The largest depositor segment in the private sector is the household sector, in which service holders, industrialists, businessmen and housewives account for the majority of the deposits.
One common attribute amongst these depositors is the preference for interest bearing deposit schemes. Of the Tk 63.7T deposits owned by the individual customers, 44.4 percent are fixed deposits, and 34.5 percent are savings deposits. (Q1,2020)
Currently, 34.6 percent of this user group's deposits are held as FDs with tenure less than 6 months. In fact, 77.22 percent of all fixed deposits held by this user group have maturities less than three years.
These depositors, who drive private sector deposits, have been enjoying interest rates between 6.71 percent to 8.52 percent previously. Therefore, the drastic move to cap rates discourages savings and threatens money supply.
What is the implication?
World Bank's Global Economic Prospects Report states that many Emerging Markets and Developing Economies (EMDEs) have capped interest rates or prohibited reclassification of outstanding loans during the pandemic. The debt accumulated in response to such policies will take a toll on the EMDEs.
To service this accumulated debt, a significant amount of financing will be required. As a result, the requirement of funds may rise drastically.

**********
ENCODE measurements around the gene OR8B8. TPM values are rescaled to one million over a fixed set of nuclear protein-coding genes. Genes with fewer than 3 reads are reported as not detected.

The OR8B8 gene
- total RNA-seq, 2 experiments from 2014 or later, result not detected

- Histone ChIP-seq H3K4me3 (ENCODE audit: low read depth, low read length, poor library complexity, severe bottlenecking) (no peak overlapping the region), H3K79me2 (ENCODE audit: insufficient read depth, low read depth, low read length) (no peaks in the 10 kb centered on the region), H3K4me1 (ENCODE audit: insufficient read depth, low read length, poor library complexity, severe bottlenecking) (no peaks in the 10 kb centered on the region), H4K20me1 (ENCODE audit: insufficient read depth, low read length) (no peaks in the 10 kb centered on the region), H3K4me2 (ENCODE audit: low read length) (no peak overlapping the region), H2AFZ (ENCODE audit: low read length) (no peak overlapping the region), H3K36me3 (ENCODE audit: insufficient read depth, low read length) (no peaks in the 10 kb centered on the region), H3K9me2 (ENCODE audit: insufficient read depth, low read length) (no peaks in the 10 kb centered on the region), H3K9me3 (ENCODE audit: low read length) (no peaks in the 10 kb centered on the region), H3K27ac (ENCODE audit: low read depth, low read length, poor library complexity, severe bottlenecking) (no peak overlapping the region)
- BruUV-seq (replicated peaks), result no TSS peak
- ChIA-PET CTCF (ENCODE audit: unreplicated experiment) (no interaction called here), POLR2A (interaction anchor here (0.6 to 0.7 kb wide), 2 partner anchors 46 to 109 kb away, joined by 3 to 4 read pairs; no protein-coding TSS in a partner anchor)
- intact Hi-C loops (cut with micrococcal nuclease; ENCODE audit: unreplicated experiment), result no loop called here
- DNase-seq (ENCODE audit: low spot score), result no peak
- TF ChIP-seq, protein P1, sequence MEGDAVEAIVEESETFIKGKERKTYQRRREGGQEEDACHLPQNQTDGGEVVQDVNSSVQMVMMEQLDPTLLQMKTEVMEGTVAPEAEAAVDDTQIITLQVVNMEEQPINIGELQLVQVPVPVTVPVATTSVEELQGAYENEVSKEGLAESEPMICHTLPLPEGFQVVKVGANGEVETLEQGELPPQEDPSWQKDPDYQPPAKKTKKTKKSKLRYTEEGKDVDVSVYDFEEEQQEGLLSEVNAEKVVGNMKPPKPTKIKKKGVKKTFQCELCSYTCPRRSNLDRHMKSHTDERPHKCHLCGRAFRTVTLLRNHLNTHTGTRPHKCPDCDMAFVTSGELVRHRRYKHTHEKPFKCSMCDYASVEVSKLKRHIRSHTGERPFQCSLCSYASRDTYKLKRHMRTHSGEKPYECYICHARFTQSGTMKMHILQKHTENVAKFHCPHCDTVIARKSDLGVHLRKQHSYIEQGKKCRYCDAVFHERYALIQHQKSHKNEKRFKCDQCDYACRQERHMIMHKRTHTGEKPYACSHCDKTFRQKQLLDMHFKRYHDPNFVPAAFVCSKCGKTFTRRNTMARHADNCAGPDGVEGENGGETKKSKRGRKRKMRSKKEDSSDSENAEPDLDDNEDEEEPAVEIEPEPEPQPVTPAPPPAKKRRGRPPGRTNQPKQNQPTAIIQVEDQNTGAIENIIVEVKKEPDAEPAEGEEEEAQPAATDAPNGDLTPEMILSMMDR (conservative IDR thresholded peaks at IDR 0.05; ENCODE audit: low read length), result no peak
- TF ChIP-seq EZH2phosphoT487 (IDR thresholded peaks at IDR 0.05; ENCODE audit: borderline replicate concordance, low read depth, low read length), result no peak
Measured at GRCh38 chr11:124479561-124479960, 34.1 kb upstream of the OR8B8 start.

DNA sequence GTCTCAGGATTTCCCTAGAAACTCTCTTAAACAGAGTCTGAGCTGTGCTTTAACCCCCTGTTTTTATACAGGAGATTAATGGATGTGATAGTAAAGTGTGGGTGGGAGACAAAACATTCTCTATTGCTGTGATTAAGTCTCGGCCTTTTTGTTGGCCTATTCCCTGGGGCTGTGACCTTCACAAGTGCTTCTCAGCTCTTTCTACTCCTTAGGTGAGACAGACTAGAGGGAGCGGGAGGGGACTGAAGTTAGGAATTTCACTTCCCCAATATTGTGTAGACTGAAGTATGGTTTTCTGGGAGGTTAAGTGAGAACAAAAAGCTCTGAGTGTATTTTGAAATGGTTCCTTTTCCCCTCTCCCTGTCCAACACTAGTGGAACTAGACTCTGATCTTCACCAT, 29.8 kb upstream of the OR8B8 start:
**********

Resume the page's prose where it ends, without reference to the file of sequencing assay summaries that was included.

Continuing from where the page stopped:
Ultimately, a central bank intervention is inevitable, whereby the central bank will have to inject money into the economy or remove the interest rate cap to allow the law of supply and demand to maintain its natural equilibrium.
The former decision will increase inflationary pressure. The latter will lead to crowding out effect. Either way, the brunt of the interest rate crisis both in the short and long run is to be faced by the banking sector or depositors or both.
Currently, risk averse depositors are either transferring funds to NSCs or scrambling for whatever nominal gain they can make by depositing in fixed deposits. Depositors with higher risk tolerance have invested in riskier assets such as the stock market, which had posted a 21 percent return in 2020. However, stocks are a high-risk asset, so it is no alternative to fixed deposits or NSCs.
However, crises present the best of opportunities. The central bank has been mulling over the securitization of government securities (G-Secs), such as T-Bonds, T-Bills. Currently, these securities are sold in the OTC (over the counter) market. Therefore, they are not very liquid in nature.
Securitization would allow these G-Secs to be listed on the DSE, allowing investors to buy and sell these G-Secs independently and in real time.
As wide scale vaccine rollouts are expected throughout the year, economic activity is expected to inch closer to pre-covid baseline, and so is the demand for funds. Therefore, the Central Bank must act quickly to avert the looming interest rate crisis and ensure sustainable transition into a post pandemic economy.